Third, he is always fair.  When the Dodgers aren’t playing well, he’ll say so.  When the opposing team is messing up, he’ll point it out without berating them.  The Giants have been having a terrible problem over the past few weeks with their relief pitching, and when they blew another game in the ninth inning to the Dodgers several nights ago, Scully expressed genuine empathy for Giants’ manager Bruce Bochy.

Fourth, he isn’t afraid to mention God.  Most sports announcers avoid the “G” word, but Scully talks about God and “the good Lord” all the time.  He’s a practicing Roman Catholic, but his acknowledgement of the reality of God is refreshing in our politically correct world.  You’ve heard the phrase, “If you want to make God laugh, tell Him your plans?”  The first time I heard that was from the lips of Vin Scully.

Finally, he is a humble and modest man.  Scully knows how much he means to Dodger fans … and even Southern California … but it’s never gone to his head.  He made the Baseball Hall of Fame as a broadcaster in the early 1980s, but he seems to be the same person in every venue.  The few times I’ve asked him for his signature, he’s always complied.

Eight years ago, my wife and I visited the famed Walk of Fame on Hollywood Boulevard, and whose star did we run across?  That’s right …

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I didn’t want my picture taken with most of the stars … but this one, I did.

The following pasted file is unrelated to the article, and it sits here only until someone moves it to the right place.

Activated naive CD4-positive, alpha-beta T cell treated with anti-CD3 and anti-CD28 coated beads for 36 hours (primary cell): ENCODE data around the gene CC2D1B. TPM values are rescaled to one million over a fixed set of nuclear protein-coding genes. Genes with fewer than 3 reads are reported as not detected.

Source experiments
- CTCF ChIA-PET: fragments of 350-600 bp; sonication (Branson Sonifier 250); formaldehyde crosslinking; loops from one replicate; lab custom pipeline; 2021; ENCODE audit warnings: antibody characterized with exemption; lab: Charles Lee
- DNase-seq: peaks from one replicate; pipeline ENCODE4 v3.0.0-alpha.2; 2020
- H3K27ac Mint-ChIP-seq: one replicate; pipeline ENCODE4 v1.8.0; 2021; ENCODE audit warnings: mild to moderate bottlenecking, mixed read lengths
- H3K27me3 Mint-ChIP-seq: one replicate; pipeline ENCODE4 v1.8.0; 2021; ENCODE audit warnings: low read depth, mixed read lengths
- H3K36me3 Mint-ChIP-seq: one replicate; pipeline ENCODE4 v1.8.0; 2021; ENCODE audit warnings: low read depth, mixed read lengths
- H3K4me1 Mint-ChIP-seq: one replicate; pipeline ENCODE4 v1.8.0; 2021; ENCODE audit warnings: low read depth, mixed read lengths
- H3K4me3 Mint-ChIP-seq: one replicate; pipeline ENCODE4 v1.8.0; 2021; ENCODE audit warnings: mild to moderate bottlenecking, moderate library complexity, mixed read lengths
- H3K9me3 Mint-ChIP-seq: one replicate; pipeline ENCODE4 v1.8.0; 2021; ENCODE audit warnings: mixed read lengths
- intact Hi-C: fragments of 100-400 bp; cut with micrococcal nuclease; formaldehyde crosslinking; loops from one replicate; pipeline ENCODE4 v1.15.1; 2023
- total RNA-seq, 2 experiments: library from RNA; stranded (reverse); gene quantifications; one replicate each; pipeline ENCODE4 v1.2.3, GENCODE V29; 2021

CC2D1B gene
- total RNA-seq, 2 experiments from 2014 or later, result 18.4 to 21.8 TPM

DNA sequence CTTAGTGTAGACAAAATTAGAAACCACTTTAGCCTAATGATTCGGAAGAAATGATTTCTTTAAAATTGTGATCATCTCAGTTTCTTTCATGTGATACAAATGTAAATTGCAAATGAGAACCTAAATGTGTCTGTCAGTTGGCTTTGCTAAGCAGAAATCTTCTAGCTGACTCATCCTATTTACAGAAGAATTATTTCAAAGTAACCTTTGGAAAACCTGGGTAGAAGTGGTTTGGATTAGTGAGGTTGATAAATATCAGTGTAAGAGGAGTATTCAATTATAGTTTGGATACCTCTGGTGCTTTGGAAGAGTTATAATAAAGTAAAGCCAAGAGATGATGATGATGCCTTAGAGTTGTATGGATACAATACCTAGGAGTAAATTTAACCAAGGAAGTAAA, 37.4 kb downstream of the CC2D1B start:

Scully is so good that I love listening to him even while I’m rooting against the Dodgers.

Here is Scully’s final letter to his beloved fans.  It’s the classiest letter I’ve ever read … just like the man.

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Along with the Los Angeles area … all of Southern California … all of baseball … and much of the country … I want to echo the sentiments of this Facebook page logo:

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The Swedish pop group ABBA had a career that roughly paralleled the seven-and-a-half years that I was a youth pastor.

I was never crazy about their outfits … didn’t know the two female vocalists were each married to a different male vocalist … and wasn’t aware of their history or histrionics.

But regardless, songs like “Knowing Me, Knowing You,” “Take a Chance on Me,” “Super Trouper” and even “Mamma Mia” are superb songs.

And for me, music isn’t about an artist’s lifestyle or love life.  It’s about the songs … and if a song is great, I don’t care who sings it.

In times past, some Christians have divided music into sacred music (songs to and about God) and secular music (songs about life and/or love, but not God).

I suppose I once thought that way, but as I’ve gotten older, I find that I only recognize two categories of music: good music and bad music.

A non-Christian can write and perform a good song, while a Christian can write and perform a bad song.  It’s not about the faith of the artist … it’s about the song itself.

And when an artist compiles a collection of great songs, they’ve put out a classic album.

Two weeks ago, I presented five secular albums that I think many Christians would like:

https://blog.restoringkingdombuilders.org/2016/08/04/ten-secular-albums-for-christians/

Among secular artists, here are five more albums that I believe Christians can enjoy:

Mary Black: Babes in the Wood

Mary Black is one of the foremost female vocalists that Ireland has produced over the past thirty or so years … and maybe the very best.  She’s not a songwriter, but an interpreter of songs.